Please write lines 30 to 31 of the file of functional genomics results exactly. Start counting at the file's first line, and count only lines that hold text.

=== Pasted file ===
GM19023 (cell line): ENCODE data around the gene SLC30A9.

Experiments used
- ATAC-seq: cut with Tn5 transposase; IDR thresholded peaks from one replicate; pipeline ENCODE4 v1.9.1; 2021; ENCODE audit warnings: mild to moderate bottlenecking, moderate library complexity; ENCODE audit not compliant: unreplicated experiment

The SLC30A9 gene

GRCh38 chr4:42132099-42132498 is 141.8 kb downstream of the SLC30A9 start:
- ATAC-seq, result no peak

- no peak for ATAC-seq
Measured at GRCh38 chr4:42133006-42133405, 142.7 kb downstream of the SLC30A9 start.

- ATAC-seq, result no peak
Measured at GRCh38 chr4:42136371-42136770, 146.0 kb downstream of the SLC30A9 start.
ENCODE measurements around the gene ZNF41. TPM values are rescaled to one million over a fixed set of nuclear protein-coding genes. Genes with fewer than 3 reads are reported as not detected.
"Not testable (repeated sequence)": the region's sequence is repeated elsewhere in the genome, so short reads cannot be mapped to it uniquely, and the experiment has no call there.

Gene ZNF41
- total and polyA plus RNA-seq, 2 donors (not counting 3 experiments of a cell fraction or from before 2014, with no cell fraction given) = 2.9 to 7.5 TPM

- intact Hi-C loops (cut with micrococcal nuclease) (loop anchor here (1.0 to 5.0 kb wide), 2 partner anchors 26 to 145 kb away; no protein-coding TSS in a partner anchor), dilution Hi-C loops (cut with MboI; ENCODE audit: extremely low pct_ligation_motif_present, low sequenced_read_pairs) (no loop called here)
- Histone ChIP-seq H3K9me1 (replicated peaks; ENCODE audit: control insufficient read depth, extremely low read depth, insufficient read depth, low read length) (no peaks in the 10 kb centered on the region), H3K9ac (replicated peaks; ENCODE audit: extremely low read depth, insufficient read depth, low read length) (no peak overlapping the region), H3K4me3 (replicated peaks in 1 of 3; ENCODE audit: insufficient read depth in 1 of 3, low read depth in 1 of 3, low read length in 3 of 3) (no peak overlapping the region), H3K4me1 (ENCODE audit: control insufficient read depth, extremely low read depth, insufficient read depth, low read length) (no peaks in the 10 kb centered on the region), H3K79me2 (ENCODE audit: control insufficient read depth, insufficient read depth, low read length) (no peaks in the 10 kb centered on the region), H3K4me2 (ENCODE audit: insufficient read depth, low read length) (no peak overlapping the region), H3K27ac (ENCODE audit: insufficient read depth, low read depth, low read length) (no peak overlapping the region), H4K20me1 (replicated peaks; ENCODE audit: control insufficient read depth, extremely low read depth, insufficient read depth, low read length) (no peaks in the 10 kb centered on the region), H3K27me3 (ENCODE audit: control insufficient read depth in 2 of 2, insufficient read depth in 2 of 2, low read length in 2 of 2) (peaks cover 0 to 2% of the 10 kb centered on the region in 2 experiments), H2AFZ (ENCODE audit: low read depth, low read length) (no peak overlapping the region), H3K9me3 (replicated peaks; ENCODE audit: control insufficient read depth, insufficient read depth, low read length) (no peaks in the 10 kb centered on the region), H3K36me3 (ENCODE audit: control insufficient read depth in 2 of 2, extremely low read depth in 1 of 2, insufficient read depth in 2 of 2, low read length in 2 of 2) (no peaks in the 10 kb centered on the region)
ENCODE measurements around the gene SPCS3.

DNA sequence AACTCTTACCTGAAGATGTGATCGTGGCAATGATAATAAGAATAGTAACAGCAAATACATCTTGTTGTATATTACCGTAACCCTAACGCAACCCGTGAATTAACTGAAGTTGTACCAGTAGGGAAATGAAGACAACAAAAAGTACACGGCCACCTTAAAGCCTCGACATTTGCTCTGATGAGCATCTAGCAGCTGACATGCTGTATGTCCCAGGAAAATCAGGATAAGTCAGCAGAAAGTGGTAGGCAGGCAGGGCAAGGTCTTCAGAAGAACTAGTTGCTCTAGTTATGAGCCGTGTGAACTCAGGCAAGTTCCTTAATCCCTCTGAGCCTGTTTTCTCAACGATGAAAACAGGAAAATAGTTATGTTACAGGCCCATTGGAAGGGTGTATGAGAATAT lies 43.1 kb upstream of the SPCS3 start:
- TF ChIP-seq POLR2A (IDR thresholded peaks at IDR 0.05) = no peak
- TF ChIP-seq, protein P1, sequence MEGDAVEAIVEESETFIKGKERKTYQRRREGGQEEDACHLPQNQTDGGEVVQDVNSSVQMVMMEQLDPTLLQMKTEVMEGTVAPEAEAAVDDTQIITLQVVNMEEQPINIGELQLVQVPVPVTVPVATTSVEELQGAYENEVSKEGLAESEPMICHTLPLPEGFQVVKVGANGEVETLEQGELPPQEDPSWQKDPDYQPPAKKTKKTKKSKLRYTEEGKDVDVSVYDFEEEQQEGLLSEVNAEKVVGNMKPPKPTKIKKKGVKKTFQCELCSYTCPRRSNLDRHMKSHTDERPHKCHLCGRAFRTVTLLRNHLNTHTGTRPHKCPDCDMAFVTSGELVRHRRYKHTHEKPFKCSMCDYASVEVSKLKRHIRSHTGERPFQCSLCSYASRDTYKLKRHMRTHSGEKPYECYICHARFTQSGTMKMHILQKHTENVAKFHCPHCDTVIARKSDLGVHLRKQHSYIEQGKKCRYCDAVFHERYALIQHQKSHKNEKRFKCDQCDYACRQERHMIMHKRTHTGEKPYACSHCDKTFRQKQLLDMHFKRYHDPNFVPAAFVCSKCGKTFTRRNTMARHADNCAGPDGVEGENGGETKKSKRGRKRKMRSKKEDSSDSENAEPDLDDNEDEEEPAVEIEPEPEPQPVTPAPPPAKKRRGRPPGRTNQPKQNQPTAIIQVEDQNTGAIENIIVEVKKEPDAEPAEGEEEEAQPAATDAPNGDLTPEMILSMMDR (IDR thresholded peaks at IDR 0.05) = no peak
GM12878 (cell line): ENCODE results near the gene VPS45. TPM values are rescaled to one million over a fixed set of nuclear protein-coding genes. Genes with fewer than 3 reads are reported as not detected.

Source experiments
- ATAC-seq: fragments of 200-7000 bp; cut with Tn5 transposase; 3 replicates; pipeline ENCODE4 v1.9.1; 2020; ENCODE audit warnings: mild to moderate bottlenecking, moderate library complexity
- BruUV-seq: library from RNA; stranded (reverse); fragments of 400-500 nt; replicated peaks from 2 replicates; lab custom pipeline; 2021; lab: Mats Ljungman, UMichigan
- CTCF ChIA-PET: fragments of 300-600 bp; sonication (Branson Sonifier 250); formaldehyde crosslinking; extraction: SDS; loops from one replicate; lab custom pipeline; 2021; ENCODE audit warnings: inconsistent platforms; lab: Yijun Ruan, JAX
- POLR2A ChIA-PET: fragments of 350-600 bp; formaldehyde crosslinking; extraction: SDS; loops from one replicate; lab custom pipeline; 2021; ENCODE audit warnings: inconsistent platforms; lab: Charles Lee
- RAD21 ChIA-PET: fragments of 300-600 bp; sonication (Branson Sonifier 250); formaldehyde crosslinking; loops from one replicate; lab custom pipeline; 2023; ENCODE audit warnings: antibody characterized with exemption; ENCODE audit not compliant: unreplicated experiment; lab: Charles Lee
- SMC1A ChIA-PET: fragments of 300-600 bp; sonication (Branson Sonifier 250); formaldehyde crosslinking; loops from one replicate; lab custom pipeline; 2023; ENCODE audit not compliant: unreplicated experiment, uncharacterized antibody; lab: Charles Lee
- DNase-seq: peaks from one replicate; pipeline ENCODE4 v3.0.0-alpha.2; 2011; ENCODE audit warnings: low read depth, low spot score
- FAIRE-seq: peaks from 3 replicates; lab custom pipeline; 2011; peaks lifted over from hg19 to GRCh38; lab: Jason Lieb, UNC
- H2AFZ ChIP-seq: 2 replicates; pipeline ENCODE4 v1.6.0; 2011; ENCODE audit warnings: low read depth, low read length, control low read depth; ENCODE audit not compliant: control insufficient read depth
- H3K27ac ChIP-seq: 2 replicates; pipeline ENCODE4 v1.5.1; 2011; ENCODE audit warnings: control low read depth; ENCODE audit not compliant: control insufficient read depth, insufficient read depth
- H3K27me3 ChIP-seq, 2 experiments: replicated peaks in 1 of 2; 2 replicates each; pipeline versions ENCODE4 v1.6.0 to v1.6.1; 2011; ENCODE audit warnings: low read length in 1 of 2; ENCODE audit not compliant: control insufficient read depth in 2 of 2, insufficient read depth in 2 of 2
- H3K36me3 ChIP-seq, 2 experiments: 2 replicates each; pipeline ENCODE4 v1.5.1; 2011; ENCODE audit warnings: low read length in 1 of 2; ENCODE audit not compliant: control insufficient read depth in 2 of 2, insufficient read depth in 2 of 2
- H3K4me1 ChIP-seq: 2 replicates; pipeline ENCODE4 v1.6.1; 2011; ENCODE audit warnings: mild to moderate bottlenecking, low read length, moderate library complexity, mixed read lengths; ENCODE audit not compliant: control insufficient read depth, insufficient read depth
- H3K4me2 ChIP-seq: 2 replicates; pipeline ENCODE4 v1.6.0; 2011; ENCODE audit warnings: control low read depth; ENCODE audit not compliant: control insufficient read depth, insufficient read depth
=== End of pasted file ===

- FAIRE-seq: peaks from 3 replicates; lab custom pipeline; 2011; peaks lifted over from hg19 to GRCh38; lab: Jason Lieb, UNC
- H2AFZ ChIP-seq: 2 replicates; pipeline ENCODE4 v1.6.0; 2011; ENCODE audit warnings: low read depth, low read length, control low read depth; ENCODE audit not compliant: control insufficient read depth